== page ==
Psychology is the study of human behavior and psychologists work to improve the quality of people’s lives by helping them to steer clear of maladaptive behaviors. Any behavior that limits the normal functioning of an individual and diminishes life satisfaction is termed as a maladaptive behavior. Since addiction is a maladaptive behavior, psychological models are extremely useful to understand why people engage in unhealthy behaviors.

12-Step Facilitation

Project Match, the largest study of addiction treatment ever conducted in 1990 examined three main addiction treatments, all of which remain standard today: 12 step facilitation therapy, cognitive behavioral therapy and motivational enhancement therapy. Each of them was ineffective. Hence, it was clear that something was wrong with the way we treat addictions. More importantly, it was evident that there is something about addiction that we don’t understand yet.

The above three approaches to addiction are based on one or a combination of several theories:

• Addiction is a moral, spiritual problem, hence should be treated with improving one’s connection with God or a Higher Power.

• Addiction is due to ignorance and should be treated with knowledge about how drugs work and the dangers of using them.

• Addiction is due to the lack of motivation to abstain and should be treated by enhancing one’s motivation. • Addiction is due to faulty thinking and should be treated with correct cognitive approaches to one's behavior.

All of these theories overlook the fact that addiction is no different from any other human behaviorwhich is why the standard way of dealing with addictions was a spectacular failure as far back as we can measure.

Addiction a Compulsion

Addictive behaviors don’t occur at random and they occur for a very good reason. They are powerfully impelled actions driven by overwhelming feelings at the moment they are enacted. They are precipitated by emotional distress. They are done even when the people are fully aware of the disastrous consequences and trying their best to refrain from not doing them. In short, they are identical to compulsions. Though addictions are more dangerous than compulsive behaviors, they are fundamentally no more or no less than compulsions.

It is now known for a long time that compulsions can be treated with good psychotherapy that explores the emotional roots behind the symptom. It is a clinically historical error that we didn’t think about these compulsive/addictive behaviors as one and the same.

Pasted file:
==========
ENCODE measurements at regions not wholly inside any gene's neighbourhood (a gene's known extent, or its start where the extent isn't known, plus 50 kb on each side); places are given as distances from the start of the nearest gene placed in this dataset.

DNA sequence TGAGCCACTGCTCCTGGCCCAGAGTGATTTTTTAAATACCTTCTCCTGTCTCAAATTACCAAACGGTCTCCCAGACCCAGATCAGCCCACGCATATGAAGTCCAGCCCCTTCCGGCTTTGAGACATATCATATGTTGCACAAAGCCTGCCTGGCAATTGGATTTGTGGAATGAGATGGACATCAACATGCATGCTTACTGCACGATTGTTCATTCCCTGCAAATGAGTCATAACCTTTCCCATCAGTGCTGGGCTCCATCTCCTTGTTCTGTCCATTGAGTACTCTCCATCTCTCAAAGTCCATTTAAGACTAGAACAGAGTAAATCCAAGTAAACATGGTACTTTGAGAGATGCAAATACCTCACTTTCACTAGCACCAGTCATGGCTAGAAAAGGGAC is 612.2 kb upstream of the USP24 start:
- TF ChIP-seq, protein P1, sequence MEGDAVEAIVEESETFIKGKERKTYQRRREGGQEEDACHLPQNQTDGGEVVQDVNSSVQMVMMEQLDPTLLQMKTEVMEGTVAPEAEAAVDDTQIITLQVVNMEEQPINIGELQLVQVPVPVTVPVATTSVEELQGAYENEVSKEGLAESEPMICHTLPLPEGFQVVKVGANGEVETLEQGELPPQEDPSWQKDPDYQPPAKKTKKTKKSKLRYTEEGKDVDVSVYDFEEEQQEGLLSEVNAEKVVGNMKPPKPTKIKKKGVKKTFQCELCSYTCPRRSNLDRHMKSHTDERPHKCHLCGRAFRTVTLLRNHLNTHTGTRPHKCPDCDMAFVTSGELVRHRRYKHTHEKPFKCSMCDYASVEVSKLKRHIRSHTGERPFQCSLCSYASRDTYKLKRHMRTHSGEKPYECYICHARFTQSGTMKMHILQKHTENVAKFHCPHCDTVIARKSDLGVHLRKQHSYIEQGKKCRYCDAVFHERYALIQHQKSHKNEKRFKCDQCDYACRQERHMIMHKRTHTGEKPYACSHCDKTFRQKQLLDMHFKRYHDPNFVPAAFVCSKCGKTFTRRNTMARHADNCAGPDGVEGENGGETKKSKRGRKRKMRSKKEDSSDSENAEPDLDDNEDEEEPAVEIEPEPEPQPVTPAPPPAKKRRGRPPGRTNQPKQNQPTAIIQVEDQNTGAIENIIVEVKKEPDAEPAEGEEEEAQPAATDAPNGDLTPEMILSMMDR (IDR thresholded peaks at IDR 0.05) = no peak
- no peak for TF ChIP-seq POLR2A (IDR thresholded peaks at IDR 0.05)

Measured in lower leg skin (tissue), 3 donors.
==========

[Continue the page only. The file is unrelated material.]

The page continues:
Part of the reason for this error is that addiction was first attributed to drug related behaviors leading to the widely held belief that drugs were an integral part of addiction. It wasn’t until people began to notice that compulsive gamblers are also alcoholics and that drug addictions are precipitated by emotional events that they realized that addictions can’t be separated from psychological symptoms.



Psychology of Addiction

To treat the basic nature of addictions, we need to know the underlying psychology and this is how it goes:

• Addiction is preceded by a feeling of overwhelming helplessness or powerlessness. The situations or feelings that produce this helplessness are different for different people. An addictive behavior reverses this feeling of helplessness by making the person feel better and empowered because he/she had done something that puts him/her completely in control. The reversal of helplessness is the psychological function of addiction.

• This state is of helplessness that precedes addictive urges is always accompanied by great anger - a normal rage one feels when utterly trapped. It is this rage of helplessness that powers addiction and makes it unstoppable.

• In addiction, the emotional function, the reversing of helplessness and drive, the normal range of feeling trapped are expressed in a substitute action technically called displacement. All addictions are displacements or substitutes for taking a more direct action. It is the displacement nature of addictions that make them appear the way they do.

Psychological symptoms can be understood and treated when you know that these are not spiritual problems, lack of education and motivation or faulty thinking. Such thinking failed us from helping people suffering from addictions because we’ve failed to equate addictive behavior to a psychological symptom.